Middlesex County Council
Number of councillors and aldermen, with notes.
- 1889. 54 councillors and 18 aldermen. The first election was held in December 1888. Most electoral divisions were grouped so there was block (plurality at large) voting system in those areas and councillors were not representing a specific division. 18 aldermen were chosen and a ballot taken to see which would retire in 1892 and which in 1895.
- At the next elections in 1892, 1895, 1898 the same 54 divisions were used (sometimes with slight boundary changes) and they were all single-member constituencies. 9 aldermen were chosen at the first meeting after each election with a six year term.
- In 1900 the number of councillors was reduced to 52 due to the transfer of south Hornsey to the County of London. The county council asked the Local Government Board to add two more councillors to bring the number back up to 54 and this was done in May 1901 by the creation of new divisions in Hornsey and Willesden.
- 1904. Increased to 59 councillors and 19 aldermen. The increase in number of councillors was done by redistribution and boundary changes in Edmonton, Hendon, Tottenham and Willesden and the creation of a new South Mimms Division. 10 aldermen were chosen at the 1904 meeting filling the 9 vacancies by rotation and a new seat. In 1907, 1910 and 1913 the same boundaries were used for electing councillors while 9 aldermen were chosen in 1907, 10 in 1910 and 9 in 1913. The 1916 election was not held due to the war and the council had the power to fill all casual vacancies until 1919.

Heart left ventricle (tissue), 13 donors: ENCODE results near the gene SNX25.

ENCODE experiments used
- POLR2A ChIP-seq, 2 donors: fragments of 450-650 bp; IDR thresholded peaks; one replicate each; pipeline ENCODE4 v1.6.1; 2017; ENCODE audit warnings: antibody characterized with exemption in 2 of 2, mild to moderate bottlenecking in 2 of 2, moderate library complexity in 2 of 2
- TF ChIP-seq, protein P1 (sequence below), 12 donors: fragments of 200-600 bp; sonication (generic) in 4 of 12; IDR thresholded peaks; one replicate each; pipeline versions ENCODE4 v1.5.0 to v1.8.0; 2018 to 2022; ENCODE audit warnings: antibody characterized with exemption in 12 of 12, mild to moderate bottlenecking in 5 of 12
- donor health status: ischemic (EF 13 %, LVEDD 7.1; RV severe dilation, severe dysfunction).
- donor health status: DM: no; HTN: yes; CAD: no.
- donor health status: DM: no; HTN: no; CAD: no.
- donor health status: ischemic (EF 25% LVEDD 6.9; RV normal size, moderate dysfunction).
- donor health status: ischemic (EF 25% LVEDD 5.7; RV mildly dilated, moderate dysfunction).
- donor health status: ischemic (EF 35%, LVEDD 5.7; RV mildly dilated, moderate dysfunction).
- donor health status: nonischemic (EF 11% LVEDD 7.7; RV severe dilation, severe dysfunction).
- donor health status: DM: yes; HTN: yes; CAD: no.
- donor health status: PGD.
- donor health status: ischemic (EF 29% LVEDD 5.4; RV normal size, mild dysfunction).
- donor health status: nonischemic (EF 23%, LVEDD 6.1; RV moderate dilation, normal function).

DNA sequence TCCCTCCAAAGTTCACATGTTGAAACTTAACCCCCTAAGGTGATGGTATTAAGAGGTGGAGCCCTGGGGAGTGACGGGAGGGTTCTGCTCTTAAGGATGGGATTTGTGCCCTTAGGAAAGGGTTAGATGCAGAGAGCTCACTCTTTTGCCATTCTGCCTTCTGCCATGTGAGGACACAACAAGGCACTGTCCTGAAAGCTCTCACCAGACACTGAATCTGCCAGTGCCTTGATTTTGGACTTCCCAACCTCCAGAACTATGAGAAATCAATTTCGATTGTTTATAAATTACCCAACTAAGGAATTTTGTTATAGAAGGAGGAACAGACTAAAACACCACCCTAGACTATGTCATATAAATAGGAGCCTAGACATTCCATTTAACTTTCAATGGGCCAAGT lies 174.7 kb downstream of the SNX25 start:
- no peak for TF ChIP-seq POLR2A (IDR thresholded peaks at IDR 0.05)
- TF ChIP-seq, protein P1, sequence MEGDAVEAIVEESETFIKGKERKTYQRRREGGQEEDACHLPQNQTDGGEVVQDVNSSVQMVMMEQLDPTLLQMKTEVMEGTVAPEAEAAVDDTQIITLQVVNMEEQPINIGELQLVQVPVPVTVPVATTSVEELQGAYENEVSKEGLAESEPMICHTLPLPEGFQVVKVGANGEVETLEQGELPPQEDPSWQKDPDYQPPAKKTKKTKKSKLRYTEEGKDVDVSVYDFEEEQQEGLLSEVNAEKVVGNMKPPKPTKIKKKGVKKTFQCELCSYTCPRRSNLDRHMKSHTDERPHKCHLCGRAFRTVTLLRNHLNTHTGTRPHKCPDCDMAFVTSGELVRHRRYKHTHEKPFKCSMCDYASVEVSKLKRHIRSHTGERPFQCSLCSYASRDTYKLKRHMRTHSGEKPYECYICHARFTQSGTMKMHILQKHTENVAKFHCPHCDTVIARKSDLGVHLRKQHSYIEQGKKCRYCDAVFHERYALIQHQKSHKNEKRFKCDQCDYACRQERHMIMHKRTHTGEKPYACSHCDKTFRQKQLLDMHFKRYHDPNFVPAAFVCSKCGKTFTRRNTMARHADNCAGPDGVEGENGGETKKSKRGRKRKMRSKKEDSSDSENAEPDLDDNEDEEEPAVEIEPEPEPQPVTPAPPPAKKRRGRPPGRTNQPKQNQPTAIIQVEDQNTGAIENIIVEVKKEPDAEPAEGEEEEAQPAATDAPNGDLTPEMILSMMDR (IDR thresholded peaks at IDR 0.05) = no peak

- 1925. Increased to 74 councillors and 24 aldermen Same numbers in 1928 and 1931.
- 1934. Increased to 75 councillors and 25 aldermen.
- 1937. Increased to 80 councillors and 25 aldermen.
- 1940 elections not held due to war. The county council were given the power to fill vacancies by co-option until 1946.
- 1949. 90 councillors
- 1952. Reduced to 87 councillors. 28 aldermen?
- 1955. 87 councillors, but new boundaries. Same boundaries in 1958 and 1961? 1961 was last election prior to abolition.